The rivers remained in their banks, but with far less cushion against floods than would be expected so late in the year.

Changing land uses speed water runoff

Scientists believe Iowa's swollen rivers and streams are not simply the result of more rain.

"We know it's raining more. We know stream flows are up. We know Mother Nature is doing something," said state geologist Bob Libra. "Does that account for what we are seeing? The increase is beyond what it would be for just precipitation."
Part of the answer lies in Iowa's changing landscape, according to Libra and others.

Prairie grasses, oats and hay that might have temporarily held back charging water from streams have largely disappeared.

When the Saylorville Dam was completed in 1977, Iowa farmers grew 1.4 million acres of oats. Last year, they grew 95,000. In the same period, wheat acres fell from 109,000 to 22,000.

Taking their places are more row crops such as corn and soybeans, which are not nearly as efficient at slowing runoff.
Also, grasses and woodlands that once were part of the Conservation Reserve Program have been turned into cornfields as the demand for corn-based ethanol has risen. Iowa has lost enough natural lands over the past 30 years to cover an 8-mile-wide strip stretching from Council Bluffs to Davenport.

Another factor: the drainage systems, known as tiling, that drain excess water from farm fields to streams and rivers. No one keeps data on field tiles, but Dan Lemke of the Iowa Department of Agriculture and Land Stewardship estimates that about 40 percent of the state's 23 million acres of cropland has subsurface drainage.
"We don't believe there are more acres being drained in the past 30 years," Lemke said. "There have been some improvements that moved water slightly faster."

Lemke's department wants to expand the systems to move water even faster, and use wetlands to help slow the flow into rivers and streams. Environmental groups are opposed, and contend increasing the drainage will only worsen floods downstream.

Takle, the ISU climate researcher, believes drainage tiles are likely to be an even bigger deal as rainfall increases by mid-century. A 24 percent increase in precipitation would increase tile flow by 35 percent, and a 32 percent jump would send 80 percent more water through the drainage systems.
The expanding roof lines and parking lots sprouting across Iowa's cities and suburbs also share blame for increased stream flows and flood risk.

In Des Moines alone, the area covered by pavement and other hard surfaces that promote runoff grew 17 percent between 1996 and this year, records show.

Acres of asphalt at such places as Jordan Creek Town Center in West Des Moines can make a difference to a nearby creek's flood habits, but Witold Krajewski, director of the Iowa Flood Center, says the impact is barely a blip in regional flood control models.

Outdated models do poor job of forecasting
Krajewski says the computer models used by the National Weather Service to predict floods are outdated and fail to account for changes in the state's climate and land use.

"Those models are based on fairly crude concepts of how water travels," said Krajewski, who has studied Iowa rainfall and floods for 23 years at the University of Iowa.

The result, he said, is increasingly unreliable assessments of flood risks.
A case in point was the models' failure to pick up the two-crested flood that swamped Cedar Rapids in 2008 and resulted in $5.7 billion in recovery expenses.

"Cedar Rapids was very poorly predicted," he said.

Krajewski also questions the effectiveness of a federal flood control system in which one agency - the U.S. Geological Survey - measures how fast rivers run, another - the National Weather Service - forecasts floods, and a third - the Corps of Engineers - operates dams. They often don't talk to each other enough, he contends.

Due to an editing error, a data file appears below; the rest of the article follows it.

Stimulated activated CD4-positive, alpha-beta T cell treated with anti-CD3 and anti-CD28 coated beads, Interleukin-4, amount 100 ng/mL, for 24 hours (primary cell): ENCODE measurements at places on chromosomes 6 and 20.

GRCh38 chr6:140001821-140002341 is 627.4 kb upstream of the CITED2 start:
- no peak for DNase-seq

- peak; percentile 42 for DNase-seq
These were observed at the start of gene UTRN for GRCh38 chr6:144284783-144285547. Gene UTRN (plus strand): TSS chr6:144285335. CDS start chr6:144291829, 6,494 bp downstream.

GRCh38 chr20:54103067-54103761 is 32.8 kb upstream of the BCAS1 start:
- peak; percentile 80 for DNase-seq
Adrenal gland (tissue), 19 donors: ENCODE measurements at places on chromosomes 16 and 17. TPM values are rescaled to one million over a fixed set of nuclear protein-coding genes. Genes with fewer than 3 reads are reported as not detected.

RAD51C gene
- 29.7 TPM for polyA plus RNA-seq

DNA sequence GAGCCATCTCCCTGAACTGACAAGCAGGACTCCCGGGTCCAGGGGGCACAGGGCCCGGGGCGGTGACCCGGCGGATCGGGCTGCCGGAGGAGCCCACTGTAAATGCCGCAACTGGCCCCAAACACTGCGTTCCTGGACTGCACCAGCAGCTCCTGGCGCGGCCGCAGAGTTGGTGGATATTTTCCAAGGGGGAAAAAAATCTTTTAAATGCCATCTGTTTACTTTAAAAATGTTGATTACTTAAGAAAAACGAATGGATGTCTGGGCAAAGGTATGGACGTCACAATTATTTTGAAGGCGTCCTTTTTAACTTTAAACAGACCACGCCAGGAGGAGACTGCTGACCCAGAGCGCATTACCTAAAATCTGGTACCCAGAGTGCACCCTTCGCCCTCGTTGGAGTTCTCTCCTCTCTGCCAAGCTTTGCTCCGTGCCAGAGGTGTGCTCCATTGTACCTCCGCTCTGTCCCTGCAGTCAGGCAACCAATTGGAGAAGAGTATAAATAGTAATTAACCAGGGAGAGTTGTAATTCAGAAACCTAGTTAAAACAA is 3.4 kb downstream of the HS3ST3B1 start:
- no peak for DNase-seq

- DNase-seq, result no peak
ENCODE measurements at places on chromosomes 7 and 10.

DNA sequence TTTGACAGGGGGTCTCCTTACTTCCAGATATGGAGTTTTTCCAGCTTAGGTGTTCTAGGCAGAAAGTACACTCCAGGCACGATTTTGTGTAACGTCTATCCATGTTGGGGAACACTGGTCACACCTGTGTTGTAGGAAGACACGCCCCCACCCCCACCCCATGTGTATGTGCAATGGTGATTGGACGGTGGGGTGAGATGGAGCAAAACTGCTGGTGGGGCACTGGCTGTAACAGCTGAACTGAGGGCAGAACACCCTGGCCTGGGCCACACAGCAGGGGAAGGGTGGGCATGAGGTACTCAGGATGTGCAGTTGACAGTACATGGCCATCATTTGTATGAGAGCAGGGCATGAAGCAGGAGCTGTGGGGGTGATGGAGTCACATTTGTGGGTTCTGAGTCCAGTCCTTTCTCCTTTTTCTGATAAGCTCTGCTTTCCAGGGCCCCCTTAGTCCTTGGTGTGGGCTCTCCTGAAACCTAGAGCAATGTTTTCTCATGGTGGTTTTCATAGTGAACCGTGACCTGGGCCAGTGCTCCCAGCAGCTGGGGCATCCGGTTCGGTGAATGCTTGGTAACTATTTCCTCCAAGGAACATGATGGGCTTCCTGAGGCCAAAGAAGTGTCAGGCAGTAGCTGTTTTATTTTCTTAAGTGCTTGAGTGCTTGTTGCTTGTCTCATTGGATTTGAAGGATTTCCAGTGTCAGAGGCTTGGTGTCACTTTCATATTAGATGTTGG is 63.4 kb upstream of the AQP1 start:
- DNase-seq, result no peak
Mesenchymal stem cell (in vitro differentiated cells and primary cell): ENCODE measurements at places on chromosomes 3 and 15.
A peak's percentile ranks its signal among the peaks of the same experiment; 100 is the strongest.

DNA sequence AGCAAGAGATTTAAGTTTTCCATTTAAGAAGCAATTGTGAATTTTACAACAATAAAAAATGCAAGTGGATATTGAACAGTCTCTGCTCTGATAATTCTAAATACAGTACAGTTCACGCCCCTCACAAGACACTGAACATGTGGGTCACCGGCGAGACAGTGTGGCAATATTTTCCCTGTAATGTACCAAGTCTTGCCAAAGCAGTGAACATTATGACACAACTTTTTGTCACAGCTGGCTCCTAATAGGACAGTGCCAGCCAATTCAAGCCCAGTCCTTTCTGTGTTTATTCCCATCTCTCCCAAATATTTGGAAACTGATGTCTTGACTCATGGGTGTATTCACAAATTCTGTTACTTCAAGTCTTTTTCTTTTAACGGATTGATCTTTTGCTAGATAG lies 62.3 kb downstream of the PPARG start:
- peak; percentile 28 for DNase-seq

Krajewski has company in searching for better forecast techniques.

"Better models are needed," said Libra, the state geologist. "The folks at the flood center are working on that. Something bad has to happen before resources are freed up to do something about it."

The National Weather Service, the Iowa Flood Center and others are working to improve and update the models.

It's important work. Beyond predicting floods, the models affect how dams are designed and operated, where homes and businesses can be built and when storm sewers are likely to overflow.
Krajewski and his colleagues at the U of I and ISU are trying to develop models that take into account runoff from big box stores and the loss of grasslands.

"The National Weather Service models don't have those sensitivities," Krajewski said. The Iowa Flood Center has been awarded an $8 million federal grant for pilot projects to study what happens on various landscapes when, say, buffer strips are planted.

"We want to figure out if we can somehow change the land use practices to mitigate this damage from flooding," Krajewski said. "We need to actually do something on the landscape to do this."
Jeff Zogg, hydrologist with the National Weather Service, said Iowa asked for funding to try new flood-forecasting techniques in 10 to 15 cities, but the Federal Emergency Management Agency turned down a grant request.

Zogg said part of the challenge is the intricate system of waterways lying underground in Iowa. It's hard for modelers to know what's down there.

Still, researchers hope new technologies will help tell their computers far more about what is on - and below - Iowa's landscape.
One of those is Lidar, a laser-based imaging method far more detailed than aerial photographs. Another is heliborne electromagnetic mapping, which reveals groundwater systems much as an MRI takes a look at a patient in a hospital.

Krajewski hopes these tools will help better protect Iowa against future floods.

"I'm optimistic. This is an experiment, but an experiment on a national scale. After the '93 flood, there were no special efforts at the state or federal levels. Now, more people are engaged."